Within a global context, aquaculture is the primary means by which the shortfall in world fisheries production is expected to be met in future generations.  Indeed according to the most recent FAO statistics (1996), current world aquaculture production has grown at an average annual rate of almost 10% since 1984, compared with 3% for livestock meat and 1.6% for capture fisheries production (R&D Plan for Integrated Agri-Aquaculture Systems 1999-2004).

Searle Aquaculture

With increasing pressure on wild fish stocks, aquaculture is a growing industry in NSW.  More than 1,500 full and part time jobs, predominantly in regional NSW, with approximately 3,000 further jobs caused by the flow on effect. Aquaculture product accounts for over 30% of Australian fisheries gross value and has been the fastest growing primary industry in Australia with a growth of over 8% per year.

In Northern NSW, the predominant aquaculture types include: Oysters, prawns and fingerling hatcheries.  By economic value, oyster production is the main aquaculture activity in NSW; the oyster industry in 2007/2008 was worth $41 million.  Oyster production in northern NSW occurs in the Tweed, Brunswick, Richmond & Clarence Rivers.  Hatcheries that produce fingerlings for aquaculture farms, stocking of farm dams and aquarium fish are also located throughout NSW (DPI 2009).

The value of aquaculture production in Australia reached  $773.2million in 2001/2002  and is projected  to increase  to $2.5 billion by 2012. The Northern Rivers is poised to capture a significant proportion of this projected growth. A growing number of viable aquaculture investment opportunities are being generated by the drive to satisfy increasing domestic and export demand, and by the competitive advantages that this region offers.  Located in a Temperate Zone, the Northern Rivers region provides an excellent climate for aquaculture and is not subject to the climatic extremes of many southern and tropical areas.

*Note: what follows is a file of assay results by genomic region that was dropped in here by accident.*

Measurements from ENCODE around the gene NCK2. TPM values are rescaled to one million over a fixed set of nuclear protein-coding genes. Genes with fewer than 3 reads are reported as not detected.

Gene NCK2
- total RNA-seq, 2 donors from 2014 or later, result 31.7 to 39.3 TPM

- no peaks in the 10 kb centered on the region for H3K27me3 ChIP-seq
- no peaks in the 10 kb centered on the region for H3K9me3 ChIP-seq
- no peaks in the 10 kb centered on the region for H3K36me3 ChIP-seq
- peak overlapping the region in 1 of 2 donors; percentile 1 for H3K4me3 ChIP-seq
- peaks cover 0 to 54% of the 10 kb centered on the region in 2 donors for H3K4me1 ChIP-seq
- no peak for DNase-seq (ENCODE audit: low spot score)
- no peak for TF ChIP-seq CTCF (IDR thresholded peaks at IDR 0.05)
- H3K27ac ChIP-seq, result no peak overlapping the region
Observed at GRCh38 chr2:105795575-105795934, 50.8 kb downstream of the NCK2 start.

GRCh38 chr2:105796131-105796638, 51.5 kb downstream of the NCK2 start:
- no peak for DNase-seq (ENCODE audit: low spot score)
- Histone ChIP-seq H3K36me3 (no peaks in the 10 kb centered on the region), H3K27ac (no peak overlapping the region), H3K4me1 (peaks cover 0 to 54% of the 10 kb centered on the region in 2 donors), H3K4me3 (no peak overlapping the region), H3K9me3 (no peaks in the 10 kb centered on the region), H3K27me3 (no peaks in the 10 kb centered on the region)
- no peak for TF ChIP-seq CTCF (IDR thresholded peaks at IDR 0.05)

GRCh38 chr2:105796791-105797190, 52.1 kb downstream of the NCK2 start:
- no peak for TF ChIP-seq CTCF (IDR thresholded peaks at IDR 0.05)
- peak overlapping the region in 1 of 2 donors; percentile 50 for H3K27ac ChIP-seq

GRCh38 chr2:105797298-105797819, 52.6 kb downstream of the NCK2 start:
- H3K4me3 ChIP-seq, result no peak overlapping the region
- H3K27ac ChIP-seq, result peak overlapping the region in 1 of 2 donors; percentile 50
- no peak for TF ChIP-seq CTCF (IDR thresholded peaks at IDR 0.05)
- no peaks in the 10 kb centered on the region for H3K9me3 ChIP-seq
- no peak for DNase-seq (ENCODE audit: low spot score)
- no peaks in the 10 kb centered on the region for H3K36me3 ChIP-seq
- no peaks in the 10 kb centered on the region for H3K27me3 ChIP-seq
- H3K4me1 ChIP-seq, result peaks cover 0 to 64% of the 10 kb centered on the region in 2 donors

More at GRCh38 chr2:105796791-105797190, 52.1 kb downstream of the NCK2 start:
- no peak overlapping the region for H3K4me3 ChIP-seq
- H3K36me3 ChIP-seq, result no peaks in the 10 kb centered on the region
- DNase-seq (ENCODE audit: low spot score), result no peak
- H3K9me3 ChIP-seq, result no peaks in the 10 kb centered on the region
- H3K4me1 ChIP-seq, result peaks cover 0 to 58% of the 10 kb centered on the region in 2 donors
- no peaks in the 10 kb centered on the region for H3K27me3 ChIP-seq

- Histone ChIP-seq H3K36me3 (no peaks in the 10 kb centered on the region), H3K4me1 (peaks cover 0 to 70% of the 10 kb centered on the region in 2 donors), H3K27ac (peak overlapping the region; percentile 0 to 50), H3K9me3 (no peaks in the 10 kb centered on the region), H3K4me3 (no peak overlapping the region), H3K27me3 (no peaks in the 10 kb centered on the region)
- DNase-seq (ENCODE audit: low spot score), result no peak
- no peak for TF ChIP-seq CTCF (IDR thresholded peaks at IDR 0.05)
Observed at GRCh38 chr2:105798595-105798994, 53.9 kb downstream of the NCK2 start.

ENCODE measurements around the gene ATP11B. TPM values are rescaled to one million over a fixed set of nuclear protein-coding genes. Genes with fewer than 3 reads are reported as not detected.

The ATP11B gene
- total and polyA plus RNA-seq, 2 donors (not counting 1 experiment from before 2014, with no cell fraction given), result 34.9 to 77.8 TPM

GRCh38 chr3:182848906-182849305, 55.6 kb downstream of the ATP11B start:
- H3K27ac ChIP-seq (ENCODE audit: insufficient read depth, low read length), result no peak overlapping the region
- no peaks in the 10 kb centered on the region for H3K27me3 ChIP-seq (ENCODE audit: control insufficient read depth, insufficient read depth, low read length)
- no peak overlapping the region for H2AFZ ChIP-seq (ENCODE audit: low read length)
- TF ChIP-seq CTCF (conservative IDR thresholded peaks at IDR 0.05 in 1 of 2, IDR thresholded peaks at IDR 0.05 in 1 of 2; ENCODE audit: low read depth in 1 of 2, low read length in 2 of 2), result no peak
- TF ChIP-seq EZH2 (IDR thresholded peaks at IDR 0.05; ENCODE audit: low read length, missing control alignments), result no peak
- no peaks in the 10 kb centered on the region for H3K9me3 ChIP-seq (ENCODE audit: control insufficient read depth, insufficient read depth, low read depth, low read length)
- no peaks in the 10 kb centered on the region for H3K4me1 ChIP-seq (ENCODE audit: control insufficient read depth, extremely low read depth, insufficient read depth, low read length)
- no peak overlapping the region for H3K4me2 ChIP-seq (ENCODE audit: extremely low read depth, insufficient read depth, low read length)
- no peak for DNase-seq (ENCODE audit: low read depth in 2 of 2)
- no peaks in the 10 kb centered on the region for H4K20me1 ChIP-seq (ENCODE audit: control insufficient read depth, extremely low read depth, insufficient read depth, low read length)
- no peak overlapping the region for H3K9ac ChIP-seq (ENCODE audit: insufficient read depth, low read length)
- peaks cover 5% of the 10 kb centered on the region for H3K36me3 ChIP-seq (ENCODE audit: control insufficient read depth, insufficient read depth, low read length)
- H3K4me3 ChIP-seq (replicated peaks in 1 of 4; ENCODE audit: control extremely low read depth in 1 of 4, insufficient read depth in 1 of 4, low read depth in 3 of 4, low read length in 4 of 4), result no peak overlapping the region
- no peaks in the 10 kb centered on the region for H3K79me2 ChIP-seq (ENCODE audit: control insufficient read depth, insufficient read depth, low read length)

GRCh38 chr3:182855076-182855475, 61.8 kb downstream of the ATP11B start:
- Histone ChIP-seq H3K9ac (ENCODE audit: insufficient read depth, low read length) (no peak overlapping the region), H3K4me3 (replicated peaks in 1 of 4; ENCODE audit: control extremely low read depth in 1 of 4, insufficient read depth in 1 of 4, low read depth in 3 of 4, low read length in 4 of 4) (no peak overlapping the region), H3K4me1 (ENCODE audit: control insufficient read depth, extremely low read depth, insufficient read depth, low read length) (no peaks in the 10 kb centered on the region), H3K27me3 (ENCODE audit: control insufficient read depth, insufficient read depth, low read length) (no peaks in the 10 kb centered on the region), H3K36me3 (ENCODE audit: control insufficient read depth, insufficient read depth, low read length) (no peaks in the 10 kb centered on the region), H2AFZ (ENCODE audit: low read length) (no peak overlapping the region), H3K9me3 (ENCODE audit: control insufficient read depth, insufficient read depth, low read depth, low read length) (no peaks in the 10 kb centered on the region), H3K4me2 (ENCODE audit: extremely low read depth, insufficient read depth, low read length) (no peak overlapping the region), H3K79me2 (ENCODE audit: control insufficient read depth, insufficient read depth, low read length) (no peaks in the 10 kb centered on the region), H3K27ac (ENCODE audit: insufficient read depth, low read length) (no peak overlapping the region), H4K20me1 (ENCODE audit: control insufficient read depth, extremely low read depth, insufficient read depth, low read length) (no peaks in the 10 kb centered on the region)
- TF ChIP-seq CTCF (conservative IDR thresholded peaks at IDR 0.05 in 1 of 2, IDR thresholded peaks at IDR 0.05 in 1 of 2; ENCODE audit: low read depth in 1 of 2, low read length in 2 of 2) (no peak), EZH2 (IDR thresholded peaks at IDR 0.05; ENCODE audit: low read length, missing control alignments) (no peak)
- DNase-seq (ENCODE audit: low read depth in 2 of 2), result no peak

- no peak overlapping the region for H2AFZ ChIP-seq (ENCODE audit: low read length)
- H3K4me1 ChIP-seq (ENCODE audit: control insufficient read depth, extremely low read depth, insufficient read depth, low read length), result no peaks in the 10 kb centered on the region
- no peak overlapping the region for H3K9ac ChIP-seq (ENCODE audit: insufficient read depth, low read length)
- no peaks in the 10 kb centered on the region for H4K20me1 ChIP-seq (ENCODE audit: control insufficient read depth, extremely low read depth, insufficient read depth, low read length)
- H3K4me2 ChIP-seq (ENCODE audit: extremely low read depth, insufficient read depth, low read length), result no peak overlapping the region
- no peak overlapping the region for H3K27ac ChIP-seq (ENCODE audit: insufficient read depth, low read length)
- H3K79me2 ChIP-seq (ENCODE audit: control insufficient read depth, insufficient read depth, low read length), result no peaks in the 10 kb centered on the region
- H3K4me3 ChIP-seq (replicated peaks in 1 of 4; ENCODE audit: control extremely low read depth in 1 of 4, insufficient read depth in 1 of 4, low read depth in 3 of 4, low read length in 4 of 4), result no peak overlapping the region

Compared with many overseas locations, the Northern Rivers offers a clean growing environment for most forms of aquaculture. It does not suffer from poor water quality that has  caused losses amongst aquaculture industries overseas. Strict national and state level controls have been established to maintain this freedom from some of the worst exotic diseases. It does not have problems with heavy industry pollution, and controls are in place to protect estuaries, coastal areas and groundwater systems from contamination by sewerage, agricultural pesticides, fertilisers and urban runoff.

To assist in developing the aquaculture industry in the Northern Rivers the New South Wales Government has produced the NSW North Coast Sustainable Aquaculture Strategy. This Strategy is designed to assist investors in simplifying the development approval process and by providing appropriate support to ensure that the aquaculture enterprises are established and operated in a sustainable manner.

Image of Searle aquaculture, courtesy of  Dr. Amanda Reichelt-Brushett .